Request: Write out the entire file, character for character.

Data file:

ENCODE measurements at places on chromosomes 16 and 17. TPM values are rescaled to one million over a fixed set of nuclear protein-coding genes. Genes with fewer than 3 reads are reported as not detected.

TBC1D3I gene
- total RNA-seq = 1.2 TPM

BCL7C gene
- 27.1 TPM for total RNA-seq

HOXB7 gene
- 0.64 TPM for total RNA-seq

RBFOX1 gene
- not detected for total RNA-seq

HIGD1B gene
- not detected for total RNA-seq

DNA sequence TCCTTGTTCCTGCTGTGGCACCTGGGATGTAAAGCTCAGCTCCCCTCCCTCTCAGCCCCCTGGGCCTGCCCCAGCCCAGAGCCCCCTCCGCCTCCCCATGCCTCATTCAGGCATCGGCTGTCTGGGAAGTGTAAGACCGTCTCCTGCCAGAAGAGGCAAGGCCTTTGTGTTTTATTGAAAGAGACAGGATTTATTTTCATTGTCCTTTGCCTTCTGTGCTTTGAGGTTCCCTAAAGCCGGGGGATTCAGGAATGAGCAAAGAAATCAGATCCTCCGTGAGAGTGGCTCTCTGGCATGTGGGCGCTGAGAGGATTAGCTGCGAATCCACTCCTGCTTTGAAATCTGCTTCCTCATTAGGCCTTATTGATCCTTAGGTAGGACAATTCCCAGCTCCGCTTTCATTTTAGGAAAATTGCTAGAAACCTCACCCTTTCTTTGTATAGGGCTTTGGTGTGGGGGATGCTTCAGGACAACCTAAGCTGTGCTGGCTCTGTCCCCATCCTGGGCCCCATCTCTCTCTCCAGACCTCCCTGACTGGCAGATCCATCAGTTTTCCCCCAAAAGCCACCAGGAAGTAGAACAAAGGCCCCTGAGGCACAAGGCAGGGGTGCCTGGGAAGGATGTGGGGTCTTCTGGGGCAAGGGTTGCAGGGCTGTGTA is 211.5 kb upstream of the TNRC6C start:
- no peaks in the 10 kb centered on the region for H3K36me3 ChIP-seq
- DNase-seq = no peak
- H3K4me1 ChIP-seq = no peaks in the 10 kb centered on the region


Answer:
ENCODE measurements at places on chromosomes 16 and 17. TPM values are rescaled to one million over a fixed set of nuclear protein-coding genes. Genes with fewer than 3 reads are reported as not detected.

TBC1D3I gene
- total RNA-seq = 1.2 TPM

BCL7C gene
- 27.1 TPM for total RNA-seq

HOXB7 gene
- 0.64 TPM for total RNA-seq

RBFOX1 gene
- not detected for total RNA-seq

HIGD1B gene
- not detected for total RNA-seq

DNA sequence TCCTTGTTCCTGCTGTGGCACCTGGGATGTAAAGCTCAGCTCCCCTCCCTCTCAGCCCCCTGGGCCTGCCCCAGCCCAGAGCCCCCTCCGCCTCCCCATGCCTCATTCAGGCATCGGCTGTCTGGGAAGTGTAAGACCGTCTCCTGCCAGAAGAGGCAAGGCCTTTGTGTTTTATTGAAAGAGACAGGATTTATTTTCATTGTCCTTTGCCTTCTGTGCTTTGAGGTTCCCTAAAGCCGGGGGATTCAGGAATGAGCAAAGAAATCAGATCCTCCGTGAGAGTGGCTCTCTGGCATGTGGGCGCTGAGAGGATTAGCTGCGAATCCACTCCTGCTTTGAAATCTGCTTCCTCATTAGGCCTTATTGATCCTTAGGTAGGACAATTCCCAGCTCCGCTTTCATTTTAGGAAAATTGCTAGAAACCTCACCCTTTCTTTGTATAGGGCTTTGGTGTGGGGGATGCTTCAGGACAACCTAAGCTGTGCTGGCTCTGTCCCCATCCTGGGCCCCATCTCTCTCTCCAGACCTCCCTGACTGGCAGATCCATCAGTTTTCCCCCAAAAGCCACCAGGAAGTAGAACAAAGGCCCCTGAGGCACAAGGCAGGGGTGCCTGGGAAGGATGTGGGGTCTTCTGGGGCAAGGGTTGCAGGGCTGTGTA is 211.5 kb upstream of the TNRC6C start:
- no peaks in the 10 kb centered on the region for H3K36me3 ChIP-seq
- DNase-seq = no peak
- H3K4me1 ChIP-seq = no peaks in the 10 kb centered on the region